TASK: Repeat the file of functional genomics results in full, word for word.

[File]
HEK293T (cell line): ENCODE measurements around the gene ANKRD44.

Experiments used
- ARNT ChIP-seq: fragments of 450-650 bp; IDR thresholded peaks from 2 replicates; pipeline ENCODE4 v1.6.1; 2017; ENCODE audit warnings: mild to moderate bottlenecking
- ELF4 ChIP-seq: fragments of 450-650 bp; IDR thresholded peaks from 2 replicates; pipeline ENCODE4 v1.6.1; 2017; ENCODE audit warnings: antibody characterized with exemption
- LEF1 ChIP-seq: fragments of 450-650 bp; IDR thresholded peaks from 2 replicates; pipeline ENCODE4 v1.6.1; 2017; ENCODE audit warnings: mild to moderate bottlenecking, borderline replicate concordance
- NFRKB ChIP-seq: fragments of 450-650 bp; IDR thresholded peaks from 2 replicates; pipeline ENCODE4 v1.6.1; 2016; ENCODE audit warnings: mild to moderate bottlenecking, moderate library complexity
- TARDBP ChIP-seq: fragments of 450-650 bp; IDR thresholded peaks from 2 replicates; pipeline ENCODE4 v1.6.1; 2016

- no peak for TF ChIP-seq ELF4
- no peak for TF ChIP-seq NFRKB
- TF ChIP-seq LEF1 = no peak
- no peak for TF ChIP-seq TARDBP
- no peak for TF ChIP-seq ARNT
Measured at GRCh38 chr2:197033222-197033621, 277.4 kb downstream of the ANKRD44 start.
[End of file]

HEK293T (cell line): ENCODE measurements around the gene ANKRD44.

Experiments used
- ARNT ChIP-seq: fragments of 450-650 bp; IDR thresholded peaks from 2 replicates; pipeline ENCODE4 v1.6.1; 2017; ENCODE audit warnings: mild to moderate bottlenecking
- ELF4 ChIP-seq: fragments of 450-650 bp; IDR thresholded peaks from 2 replicates; pipeline ENCODE4 v1.6.1; 2017; ENCODE audit warnings: antibody characterized with exemption
- LEF1 ChIP-seq: fragments of 450-650 bp; IDR thresholded peaks from 2 replicates; pipeline ENCODE4 v1.6.1; 2017; ENCODE audit warnings: mild to moderate bottlenecking, borderline replicate concordance
- NFRKB ChIP-seq: fragments of 450-650 bp; IDR thresholded peaks from 2 replicates; pipeline ENCODE4 v1.6.1; 2016; ENCODE audit warnings: mild to moderate bottlenecking, moderate library complexity
- TARDBP ChIP-seq: fragments of 450-650 bp; IDR thresholded peaks from 2 replicates; pipeline ENCODE4 v1.6.1; 2016

- no peak for TF ChIP-seq ELF4
- no peak for TF ChIP-seq NFRKB
- TF ChIP-seq LEF1 = no peak
- no peak for TF ChIP-seq TARDBP
- no peak for TF ChIP-seq ARNT
Measured at GRCh38 chr2:197033222-197033621, 277.4 kb downstream of the ANKRD44 start.